COLUMBUS – Senior Justine Mueller loves to play catch-up.

But in her final 200-yard breaststroke race as a Wolverine, it wasn’t necessary.

Typically a late charger, Mueller exploded off the starting blocks in the consolation final at the NCAA Championships on Saturday and took an early lead in the first length.

Seeded fifth in the heat, Mueller defied all expectations. She never let up, and hit the wall first with a personal best time (2:10.64).

“My 200 breaststroke never fails me,” Mueller said. “I always do better as the meet goes on . It was a lot of fun to post my best time.”

The senior captain missed the Michigan record by 0.27 seconds, but picked up her third honorable-mention All-American honor of the Championships and the eighth of her career.

After successful freshman and sophomore NCAA Championships, Mueller fell short during her junior year, escaping honorable mention honors for the only time in her collegiate career.

Last season’s missed opportunities fueled Mueller’s hunger during this year’s race. Her determination was obvious even from the stands as she propelled forcefully through every stroke.

“It was justice,” Michigan coach Jim Richardson said. “She never quit. She never stopped trying. She kept working to get better again.”

Relay Remodeled: At the last minute, Richardson took a big chance.

Before the championship lineups were set, Richardson thought the Wolverines had a shot in the 800-yard freestyle relay.

While swimmers can qualify for the NCAA Championships in multiple events, they’re limited to competing in seven races. Relay performances count for twice as many points as individual events, so a strong showing could boost the Wolverines in the team standings.

Richardson saw the potential for more points and pulled fifth-year senior Melissa Jaeger, junior Hannah Smith and sophomore Margaret Kelly from individual events. The trio joined junior Emily Brunemann in the relay.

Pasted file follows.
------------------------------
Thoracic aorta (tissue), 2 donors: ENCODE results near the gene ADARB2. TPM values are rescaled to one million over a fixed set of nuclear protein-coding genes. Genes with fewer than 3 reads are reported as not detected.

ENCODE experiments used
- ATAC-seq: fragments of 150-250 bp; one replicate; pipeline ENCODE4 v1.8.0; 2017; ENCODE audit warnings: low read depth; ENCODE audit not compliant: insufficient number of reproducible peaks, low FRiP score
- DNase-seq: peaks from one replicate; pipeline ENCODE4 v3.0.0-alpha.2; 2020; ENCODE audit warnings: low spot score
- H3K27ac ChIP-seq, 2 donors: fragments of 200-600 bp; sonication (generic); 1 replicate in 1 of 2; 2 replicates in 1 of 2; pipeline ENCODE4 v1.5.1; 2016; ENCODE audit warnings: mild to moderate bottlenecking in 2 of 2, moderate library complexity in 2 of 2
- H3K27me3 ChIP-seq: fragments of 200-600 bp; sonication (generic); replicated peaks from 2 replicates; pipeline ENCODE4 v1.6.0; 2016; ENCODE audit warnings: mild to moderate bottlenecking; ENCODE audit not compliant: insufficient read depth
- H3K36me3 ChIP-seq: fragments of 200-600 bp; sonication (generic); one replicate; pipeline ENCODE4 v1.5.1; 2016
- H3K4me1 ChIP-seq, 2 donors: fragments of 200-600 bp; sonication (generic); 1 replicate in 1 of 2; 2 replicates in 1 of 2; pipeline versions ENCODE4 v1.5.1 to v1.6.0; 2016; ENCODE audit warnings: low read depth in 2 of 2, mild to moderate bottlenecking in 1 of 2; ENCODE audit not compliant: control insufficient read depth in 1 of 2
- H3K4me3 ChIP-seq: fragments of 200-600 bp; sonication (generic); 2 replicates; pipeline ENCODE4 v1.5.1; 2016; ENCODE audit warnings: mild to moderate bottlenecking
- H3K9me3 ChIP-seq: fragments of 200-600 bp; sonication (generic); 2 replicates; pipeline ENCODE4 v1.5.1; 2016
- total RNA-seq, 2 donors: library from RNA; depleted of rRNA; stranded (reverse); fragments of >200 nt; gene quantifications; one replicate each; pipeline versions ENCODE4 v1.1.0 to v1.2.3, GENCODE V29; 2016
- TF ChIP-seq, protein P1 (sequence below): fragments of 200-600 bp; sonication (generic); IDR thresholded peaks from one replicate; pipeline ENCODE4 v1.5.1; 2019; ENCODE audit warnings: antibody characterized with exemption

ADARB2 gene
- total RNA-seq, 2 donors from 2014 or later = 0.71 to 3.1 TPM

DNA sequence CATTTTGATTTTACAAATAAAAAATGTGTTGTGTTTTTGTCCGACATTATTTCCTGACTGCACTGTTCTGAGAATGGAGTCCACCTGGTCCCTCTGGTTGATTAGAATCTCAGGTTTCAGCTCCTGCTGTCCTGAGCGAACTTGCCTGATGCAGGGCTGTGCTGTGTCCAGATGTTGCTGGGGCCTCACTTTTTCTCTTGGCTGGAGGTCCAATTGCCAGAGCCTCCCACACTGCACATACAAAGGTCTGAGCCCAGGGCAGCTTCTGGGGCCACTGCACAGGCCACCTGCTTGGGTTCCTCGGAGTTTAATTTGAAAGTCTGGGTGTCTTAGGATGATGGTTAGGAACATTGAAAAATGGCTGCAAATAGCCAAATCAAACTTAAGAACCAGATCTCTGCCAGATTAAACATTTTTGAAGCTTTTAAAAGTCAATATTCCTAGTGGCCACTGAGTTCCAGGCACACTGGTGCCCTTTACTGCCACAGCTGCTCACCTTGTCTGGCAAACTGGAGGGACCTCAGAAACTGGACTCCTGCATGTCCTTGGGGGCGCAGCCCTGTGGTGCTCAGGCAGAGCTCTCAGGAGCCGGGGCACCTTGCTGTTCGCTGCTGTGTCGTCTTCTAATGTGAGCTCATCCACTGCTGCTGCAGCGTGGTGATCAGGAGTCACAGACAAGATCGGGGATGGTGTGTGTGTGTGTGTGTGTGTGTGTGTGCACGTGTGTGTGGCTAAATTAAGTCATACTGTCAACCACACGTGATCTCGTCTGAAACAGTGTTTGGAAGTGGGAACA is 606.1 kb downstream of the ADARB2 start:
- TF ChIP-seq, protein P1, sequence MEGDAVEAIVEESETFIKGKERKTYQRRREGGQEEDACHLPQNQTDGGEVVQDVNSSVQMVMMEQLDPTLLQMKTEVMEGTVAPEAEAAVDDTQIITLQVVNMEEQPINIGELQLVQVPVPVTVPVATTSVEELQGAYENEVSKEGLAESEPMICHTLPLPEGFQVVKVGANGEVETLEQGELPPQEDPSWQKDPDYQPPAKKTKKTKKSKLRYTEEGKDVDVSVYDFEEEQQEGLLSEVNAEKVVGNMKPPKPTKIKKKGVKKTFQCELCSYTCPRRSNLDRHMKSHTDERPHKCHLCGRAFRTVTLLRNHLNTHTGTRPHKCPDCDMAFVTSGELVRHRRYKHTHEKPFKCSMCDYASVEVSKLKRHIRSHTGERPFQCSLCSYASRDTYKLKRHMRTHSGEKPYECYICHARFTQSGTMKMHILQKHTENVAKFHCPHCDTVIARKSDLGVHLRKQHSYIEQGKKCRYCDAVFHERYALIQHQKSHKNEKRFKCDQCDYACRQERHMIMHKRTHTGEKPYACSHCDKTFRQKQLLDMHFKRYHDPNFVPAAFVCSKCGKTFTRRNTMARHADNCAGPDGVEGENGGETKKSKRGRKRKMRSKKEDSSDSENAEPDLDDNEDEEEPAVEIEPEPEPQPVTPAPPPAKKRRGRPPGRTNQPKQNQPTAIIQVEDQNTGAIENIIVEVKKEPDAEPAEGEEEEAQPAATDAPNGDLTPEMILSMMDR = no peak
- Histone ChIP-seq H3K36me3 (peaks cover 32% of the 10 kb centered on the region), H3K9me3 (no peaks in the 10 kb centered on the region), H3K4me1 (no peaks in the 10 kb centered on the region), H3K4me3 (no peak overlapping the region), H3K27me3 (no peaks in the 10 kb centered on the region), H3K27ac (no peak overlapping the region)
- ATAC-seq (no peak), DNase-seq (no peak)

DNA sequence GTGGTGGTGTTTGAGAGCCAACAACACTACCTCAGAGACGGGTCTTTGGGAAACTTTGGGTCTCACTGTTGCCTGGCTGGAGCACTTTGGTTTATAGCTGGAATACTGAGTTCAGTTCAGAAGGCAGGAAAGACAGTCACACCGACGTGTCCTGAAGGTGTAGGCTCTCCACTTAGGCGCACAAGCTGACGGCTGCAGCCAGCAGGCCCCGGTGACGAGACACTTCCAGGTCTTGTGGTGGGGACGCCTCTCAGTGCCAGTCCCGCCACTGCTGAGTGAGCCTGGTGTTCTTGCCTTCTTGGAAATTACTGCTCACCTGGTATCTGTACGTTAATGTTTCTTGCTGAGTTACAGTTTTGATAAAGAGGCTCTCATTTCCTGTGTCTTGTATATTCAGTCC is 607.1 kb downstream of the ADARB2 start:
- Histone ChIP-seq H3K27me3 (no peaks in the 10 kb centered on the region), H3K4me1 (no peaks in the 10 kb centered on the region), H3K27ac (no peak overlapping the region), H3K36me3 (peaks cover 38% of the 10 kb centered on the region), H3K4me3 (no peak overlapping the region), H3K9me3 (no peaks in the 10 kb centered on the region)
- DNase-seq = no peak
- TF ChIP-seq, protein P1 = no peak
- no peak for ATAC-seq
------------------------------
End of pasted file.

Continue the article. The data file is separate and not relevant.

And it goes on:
“That’s what it takes sometimes – to give it up for the team,” Richardson said. “I think that epitomizes the kind of people we have on the team – it’s team first.”

The relay team delivered with a 14th-place finish and battled with conference foe Northwestern, trading leads with each exchange. The Wildcats pulled ahead in the final lengths and edged Michigan in the consolation final, but the Wolverines earned the points they needed.

“We thought we had a chance of placing,” Jaeger said. “It was a risk that we took and (we) fulfilled it. It couldn’t have turned out any better.”

The honorable mention All-American finish earned the Wolverines six points. The extra points were essential, as the Wolverines’ edged 10th-place Indiana in the final team standings by just two points.

Not just for the Olympics: The No. 1 Ohio State synchronized swimming team provided the entertainment for the opening ceremonies of day three of the finals.

The Buckeyes ushered in the final night of competition as they floated and flipped in the diving well set to soft music. The entire McCorkle Aquatic Pavilion rose to its feet to catch a better glimpse of the nation’s best synchronized swimmers.

“They were so great,” Jaeger said. “They set the mood for the night. It was a great way to end the Championships.”

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